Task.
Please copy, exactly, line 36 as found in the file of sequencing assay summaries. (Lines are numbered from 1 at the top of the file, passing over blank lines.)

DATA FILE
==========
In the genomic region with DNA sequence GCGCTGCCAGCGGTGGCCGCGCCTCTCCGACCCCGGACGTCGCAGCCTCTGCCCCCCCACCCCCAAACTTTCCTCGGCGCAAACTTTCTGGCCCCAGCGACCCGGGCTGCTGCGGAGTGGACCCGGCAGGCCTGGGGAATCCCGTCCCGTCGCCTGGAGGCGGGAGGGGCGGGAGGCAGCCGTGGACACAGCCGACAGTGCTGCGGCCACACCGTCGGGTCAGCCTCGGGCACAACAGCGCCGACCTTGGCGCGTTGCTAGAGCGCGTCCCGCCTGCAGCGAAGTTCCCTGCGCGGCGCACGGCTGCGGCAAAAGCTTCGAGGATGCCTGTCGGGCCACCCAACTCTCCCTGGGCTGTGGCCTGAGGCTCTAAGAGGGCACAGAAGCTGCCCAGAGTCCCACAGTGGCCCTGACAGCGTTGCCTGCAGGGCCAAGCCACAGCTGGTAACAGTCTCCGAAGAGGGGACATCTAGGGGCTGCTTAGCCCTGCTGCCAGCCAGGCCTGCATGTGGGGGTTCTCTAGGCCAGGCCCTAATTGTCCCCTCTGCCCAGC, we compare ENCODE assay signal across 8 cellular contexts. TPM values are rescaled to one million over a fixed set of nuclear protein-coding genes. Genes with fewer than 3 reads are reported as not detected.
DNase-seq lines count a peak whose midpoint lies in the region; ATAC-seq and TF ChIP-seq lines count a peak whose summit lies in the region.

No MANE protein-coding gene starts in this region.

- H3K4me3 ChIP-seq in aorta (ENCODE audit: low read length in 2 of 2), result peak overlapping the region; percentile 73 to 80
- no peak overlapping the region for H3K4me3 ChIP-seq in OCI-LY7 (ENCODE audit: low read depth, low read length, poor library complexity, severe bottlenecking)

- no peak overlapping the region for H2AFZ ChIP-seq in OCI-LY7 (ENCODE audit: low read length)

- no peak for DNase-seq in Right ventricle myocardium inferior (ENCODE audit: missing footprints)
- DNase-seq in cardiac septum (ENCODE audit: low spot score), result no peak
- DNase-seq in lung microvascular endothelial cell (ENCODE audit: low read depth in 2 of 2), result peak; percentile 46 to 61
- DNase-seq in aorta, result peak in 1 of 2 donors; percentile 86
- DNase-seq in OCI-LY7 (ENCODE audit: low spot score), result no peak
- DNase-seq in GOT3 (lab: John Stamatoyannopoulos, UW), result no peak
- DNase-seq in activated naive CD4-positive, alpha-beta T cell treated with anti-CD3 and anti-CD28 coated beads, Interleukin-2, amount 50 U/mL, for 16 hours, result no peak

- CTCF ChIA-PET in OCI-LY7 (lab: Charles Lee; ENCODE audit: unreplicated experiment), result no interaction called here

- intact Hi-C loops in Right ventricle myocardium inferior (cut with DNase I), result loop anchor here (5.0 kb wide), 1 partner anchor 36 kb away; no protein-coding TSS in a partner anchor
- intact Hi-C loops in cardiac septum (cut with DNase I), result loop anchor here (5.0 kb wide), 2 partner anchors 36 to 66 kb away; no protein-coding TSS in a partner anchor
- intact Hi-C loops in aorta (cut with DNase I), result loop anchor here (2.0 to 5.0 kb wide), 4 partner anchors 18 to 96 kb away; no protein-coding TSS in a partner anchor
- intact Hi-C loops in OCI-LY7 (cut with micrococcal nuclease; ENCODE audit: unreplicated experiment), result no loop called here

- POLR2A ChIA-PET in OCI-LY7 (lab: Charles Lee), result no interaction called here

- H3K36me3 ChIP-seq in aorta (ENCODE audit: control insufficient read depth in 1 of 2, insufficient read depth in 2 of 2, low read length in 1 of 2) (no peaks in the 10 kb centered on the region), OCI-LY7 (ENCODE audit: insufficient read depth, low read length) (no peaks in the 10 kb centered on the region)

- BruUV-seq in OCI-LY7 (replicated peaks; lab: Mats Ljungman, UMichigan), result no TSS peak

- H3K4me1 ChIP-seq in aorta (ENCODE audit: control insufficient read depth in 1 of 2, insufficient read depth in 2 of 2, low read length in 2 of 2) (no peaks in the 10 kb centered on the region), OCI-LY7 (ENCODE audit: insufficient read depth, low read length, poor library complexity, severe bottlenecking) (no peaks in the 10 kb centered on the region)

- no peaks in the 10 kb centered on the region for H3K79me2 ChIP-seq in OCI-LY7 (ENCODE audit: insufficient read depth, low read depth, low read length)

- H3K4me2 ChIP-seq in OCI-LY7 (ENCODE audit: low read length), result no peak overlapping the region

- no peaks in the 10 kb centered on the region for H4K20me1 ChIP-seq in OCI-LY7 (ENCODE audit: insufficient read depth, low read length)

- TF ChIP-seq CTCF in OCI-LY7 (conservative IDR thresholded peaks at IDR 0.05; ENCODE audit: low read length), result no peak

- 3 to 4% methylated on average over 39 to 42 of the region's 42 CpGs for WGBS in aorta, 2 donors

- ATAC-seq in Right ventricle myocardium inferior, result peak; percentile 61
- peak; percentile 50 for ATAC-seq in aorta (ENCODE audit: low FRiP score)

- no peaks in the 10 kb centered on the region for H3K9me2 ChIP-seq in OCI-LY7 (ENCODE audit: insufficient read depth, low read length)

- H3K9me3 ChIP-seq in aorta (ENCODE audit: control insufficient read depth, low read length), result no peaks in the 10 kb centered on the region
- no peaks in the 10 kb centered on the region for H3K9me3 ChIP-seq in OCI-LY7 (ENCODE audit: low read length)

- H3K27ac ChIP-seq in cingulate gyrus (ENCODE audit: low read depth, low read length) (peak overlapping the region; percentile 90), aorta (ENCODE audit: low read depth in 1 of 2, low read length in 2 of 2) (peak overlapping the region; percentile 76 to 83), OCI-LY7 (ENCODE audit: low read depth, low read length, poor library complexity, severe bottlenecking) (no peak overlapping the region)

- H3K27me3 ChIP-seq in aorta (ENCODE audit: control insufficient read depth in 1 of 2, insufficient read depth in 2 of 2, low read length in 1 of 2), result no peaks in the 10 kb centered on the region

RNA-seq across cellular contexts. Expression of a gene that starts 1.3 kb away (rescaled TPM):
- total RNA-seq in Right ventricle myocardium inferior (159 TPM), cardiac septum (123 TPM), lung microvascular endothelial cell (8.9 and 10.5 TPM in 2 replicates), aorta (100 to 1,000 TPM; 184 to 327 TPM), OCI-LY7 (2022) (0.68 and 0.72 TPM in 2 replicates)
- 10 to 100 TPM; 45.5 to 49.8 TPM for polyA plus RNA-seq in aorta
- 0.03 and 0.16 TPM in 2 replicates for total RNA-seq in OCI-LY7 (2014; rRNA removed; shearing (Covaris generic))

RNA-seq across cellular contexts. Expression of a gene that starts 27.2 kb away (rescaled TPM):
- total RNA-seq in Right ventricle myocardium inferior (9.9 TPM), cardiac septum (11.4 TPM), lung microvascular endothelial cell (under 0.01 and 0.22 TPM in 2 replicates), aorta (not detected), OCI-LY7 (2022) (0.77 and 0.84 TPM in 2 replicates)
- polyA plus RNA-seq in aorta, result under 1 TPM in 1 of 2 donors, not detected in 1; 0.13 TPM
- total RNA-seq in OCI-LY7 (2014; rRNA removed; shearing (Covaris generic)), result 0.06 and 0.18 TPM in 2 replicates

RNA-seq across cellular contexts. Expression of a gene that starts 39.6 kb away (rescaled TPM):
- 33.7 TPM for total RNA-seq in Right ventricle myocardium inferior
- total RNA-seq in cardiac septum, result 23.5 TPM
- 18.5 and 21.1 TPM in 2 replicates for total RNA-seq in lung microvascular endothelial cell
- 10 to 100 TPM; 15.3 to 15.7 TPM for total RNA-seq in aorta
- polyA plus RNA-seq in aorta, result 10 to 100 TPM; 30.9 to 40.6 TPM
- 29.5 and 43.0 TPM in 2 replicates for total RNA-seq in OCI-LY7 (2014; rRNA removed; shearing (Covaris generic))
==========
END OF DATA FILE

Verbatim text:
- total RNA-seq in Right ventricle myocardium inferior (159 TPM), cardiac septum (123 TPM), lung microvascular endothelial cell (8.9 and 10.5 TPM in 2 replicates), aorta (100 to 1,000 TPM; 184 to 327 TPM), OCI-LY7 (2022) (0.68 and 0.72 TPM in 2 replicates)